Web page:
Labour migration in India increasing at an accelerating rate, reveals new study
Author: Desk January 31, 2017
New estimates of labour migration in India have revealed that inter-state labor mobility is significantly higher than previous estimates. This was stated in the Economic Survey 2016-17 presented by the Finance Minister Shri Arun Jaitley in the Parliament today. The study based on the analyses of new data sources and new methodologies also shows that the migration is accelerating and was particularly pronounced for females. The data sources used for the study are the 2011 Census and railway passenger traffic flows of the Ministry of Railways and new methodologies including the Cohort-based Migration Metric (CMM) .
The new Cohort-based Migration Metric(CMM) shows that inter-state labor mobility averaged 5-6.5 million people between 2001 and 2011, yielding an inter-state migrant population of about 60 million and an inter-district migration as high as 80 million. The first-ever estimates of internal work-related migration using railways data for the period 2011-2016 indicate an annual average flow of close to 9 million migrant people between the states. Both these estimates are significantly greater than the annual average flow of about 4 million suggested by successive Censuses and higher than previously estimated by any study.
Figure 1. Estimates of annual migrant flows based on railway traffic data
The second finding from this new study is that migration for work and education is accelerating. In the period 2001-2011 the rate of growth of labour migrants nearly doubled relative to the previous decade, rising to 4.5 per cent per annum. Interestingly, the acceleration of migration was particularly pronounced for females and increased at nearly twice the rate of male migration in the 2000s. There is also a doubling of the stock of inter-state out migrants to nearly 12 million in the 20-29year old cohort alone. One plausible hypothesis for this acceleration in migration is that the rewards (in the form of prospective income and employment opportunities) have become greater than the costs and risks that migration entails. Higher growth and a multitude of economic opportunities could therefore have been the catalyst for such an acceleration of migration.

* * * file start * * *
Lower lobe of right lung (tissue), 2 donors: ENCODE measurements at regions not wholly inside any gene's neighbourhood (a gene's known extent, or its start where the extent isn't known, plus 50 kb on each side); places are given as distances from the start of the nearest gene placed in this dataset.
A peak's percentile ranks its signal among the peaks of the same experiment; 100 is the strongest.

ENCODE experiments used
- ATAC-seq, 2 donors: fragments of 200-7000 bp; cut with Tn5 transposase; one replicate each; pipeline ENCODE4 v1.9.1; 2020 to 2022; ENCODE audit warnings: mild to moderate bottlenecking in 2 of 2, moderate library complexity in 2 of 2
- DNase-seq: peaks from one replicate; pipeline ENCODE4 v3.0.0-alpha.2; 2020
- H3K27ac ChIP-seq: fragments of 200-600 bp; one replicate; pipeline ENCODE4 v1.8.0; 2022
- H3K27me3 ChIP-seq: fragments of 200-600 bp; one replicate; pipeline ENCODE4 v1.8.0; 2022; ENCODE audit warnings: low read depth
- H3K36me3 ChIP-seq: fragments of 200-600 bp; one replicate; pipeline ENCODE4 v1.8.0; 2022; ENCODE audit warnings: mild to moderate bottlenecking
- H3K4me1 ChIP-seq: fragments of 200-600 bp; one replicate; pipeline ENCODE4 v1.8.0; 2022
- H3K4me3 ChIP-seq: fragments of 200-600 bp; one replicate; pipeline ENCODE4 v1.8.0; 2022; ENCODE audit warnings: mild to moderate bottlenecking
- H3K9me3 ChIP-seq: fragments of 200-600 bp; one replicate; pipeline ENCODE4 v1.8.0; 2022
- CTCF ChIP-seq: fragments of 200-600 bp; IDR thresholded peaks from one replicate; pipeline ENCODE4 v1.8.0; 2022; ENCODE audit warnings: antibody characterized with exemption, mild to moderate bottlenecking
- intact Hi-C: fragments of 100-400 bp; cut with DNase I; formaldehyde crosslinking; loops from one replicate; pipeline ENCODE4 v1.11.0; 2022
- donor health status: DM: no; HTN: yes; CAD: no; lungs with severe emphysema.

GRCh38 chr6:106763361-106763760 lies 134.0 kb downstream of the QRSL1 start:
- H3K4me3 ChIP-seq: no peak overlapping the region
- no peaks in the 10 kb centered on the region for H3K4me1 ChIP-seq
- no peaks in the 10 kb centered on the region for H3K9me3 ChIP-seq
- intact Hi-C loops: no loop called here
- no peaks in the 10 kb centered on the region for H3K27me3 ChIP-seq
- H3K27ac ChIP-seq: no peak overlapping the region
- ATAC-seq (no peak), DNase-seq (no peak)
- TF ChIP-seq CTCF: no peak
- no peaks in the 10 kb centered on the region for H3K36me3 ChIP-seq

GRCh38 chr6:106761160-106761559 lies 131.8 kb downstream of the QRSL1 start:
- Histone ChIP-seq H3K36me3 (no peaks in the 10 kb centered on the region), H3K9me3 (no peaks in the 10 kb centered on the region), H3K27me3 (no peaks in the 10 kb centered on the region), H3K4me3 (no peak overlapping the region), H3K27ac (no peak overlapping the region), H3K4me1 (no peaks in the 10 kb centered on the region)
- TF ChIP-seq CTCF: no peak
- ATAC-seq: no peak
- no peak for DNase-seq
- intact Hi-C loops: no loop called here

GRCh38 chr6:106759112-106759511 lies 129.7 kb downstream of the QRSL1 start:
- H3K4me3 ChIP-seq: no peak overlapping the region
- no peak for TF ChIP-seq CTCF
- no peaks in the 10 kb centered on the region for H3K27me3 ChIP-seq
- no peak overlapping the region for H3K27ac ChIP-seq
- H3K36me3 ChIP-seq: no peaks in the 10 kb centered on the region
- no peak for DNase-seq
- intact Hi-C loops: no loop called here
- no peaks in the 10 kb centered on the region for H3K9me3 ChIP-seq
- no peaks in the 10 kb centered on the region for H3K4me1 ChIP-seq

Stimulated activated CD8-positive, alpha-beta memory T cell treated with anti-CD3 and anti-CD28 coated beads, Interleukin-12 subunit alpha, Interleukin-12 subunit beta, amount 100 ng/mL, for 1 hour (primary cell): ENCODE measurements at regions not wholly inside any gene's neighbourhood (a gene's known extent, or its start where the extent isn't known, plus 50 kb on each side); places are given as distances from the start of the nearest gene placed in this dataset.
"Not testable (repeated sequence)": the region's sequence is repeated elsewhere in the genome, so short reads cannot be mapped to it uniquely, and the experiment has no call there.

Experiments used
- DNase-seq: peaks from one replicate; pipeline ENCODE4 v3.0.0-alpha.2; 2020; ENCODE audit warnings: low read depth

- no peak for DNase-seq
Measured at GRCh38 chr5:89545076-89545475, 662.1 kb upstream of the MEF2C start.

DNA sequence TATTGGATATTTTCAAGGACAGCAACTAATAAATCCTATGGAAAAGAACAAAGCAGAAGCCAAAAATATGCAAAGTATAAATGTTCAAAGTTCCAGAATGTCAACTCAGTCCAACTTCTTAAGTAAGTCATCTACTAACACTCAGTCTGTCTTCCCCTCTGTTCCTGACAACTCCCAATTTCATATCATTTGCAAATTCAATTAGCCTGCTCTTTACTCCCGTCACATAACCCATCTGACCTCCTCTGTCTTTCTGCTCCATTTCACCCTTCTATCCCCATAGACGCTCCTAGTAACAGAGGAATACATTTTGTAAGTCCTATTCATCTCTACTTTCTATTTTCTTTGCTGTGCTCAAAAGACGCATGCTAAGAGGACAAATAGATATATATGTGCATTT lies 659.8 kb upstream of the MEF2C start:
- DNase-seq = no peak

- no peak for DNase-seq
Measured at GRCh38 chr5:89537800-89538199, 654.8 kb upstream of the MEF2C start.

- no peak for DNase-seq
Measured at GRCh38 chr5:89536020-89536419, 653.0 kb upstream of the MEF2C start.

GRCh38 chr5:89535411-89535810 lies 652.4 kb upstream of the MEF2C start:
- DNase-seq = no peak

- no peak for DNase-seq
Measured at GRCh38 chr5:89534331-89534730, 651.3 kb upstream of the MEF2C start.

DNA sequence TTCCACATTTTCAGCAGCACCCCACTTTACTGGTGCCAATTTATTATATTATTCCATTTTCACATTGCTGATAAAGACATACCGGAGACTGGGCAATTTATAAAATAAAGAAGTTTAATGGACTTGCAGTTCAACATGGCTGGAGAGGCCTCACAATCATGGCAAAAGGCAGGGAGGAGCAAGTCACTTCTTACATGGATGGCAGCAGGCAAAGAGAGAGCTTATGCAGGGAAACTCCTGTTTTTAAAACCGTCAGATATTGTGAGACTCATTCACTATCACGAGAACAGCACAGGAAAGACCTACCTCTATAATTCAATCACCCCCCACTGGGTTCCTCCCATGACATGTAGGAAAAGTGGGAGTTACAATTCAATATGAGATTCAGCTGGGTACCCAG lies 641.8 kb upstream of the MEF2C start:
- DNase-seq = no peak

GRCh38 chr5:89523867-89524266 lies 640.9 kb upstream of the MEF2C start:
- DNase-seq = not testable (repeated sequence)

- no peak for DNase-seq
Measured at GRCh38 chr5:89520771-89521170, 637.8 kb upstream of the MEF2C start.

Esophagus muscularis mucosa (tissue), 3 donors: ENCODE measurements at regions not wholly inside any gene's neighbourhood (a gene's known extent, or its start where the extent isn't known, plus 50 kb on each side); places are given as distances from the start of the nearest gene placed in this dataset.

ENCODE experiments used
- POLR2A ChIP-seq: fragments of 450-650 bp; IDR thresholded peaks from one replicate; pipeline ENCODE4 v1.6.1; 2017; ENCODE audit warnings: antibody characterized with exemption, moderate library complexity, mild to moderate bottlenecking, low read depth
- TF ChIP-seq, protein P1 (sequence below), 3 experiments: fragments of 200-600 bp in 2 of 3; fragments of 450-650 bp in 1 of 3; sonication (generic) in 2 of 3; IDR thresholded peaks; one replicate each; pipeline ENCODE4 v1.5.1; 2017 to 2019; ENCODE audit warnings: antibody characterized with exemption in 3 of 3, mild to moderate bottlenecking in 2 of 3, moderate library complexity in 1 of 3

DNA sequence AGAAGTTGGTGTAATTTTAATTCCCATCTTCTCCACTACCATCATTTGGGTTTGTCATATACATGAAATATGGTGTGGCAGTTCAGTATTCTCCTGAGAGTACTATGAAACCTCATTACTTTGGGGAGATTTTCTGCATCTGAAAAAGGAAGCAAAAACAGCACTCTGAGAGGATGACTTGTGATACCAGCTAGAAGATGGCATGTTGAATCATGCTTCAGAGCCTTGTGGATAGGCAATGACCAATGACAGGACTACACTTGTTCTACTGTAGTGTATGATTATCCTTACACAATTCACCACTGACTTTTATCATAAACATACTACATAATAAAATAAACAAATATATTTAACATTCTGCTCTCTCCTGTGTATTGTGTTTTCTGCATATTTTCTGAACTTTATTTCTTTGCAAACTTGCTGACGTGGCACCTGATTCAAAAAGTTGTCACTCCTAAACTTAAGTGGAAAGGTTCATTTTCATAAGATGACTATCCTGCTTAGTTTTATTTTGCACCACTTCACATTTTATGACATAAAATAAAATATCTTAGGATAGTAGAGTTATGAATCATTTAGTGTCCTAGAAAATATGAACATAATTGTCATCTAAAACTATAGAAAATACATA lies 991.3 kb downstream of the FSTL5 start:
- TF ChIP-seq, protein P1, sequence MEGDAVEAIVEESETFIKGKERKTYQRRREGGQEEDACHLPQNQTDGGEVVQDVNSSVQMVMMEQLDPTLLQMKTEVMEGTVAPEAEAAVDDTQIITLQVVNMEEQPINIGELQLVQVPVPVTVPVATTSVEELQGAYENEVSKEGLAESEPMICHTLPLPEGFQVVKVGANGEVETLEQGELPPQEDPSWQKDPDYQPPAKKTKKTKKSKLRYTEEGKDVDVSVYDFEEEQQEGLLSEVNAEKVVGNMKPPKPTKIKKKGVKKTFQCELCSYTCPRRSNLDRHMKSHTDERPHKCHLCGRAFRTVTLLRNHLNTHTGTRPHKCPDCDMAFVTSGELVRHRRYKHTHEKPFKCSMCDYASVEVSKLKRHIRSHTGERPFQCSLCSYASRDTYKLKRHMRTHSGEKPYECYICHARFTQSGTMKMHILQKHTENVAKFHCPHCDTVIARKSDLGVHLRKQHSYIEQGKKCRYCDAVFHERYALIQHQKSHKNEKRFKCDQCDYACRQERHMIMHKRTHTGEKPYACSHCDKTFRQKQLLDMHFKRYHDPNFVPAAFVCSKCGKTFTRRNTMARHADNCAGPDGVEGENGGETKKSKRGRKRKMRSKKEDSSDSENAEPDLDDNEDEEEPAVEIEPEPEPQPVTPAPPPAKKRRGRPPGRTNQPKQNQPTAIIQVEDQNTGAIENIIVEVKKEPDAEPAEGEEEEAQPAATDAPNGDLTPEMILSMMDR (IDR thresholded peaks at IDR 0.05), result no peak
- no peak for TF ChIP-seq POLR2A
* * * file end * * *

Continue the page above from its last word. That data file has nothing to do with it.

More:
Third, and a potentially exciting finding, for which there is tentative but no conclusive evidence, is that while political borders impede the flow of people, language does not seem to be a demonstrable barrier to the flow of people. For example, a gravity model indicates that political borders depress the flows of people, reflected in the fact that migrant people flows within states are 4 times than migrant people flows across states. However, not sharing Hindi as a common language appears not to create comparable frictions to the movement of goods and people across states.
Fourth, the patterns of flows of migrants found in this study are broadly consistent with what is expected – less affluent states see more out migration migrating out while the most affluent states are the largest recipients of migrants. Figure 2 shows the strong positive relationship between the CMM scores and per capita incomes at the state level. Relatively poorer states such as Bihar and Uttar Pradesh have high net out-migration. Seven states take positive CMM values reflecting net in-migration: Goa, Delhi, Maharashtra, Gujarat, Tamil Nadu, Kerala and Karnataka. Fifth, the costs of moving for migrants are about twice as much as they are for goods – another confirmation of popular conception.
Figure 2. Cohort-based Migration Metric vs. Real Incomes across States
Policy actions to sustain and maximize the benefits of migration include: ensuring portability of food security benefits, providing healthcare and a basic social security framework for migrants – potentially through an inter-state self-registration process. While there do currently exist multiple schemes that have to do with migrant welfare, they are implemented at the state level, and hence require greater inter-state coordination.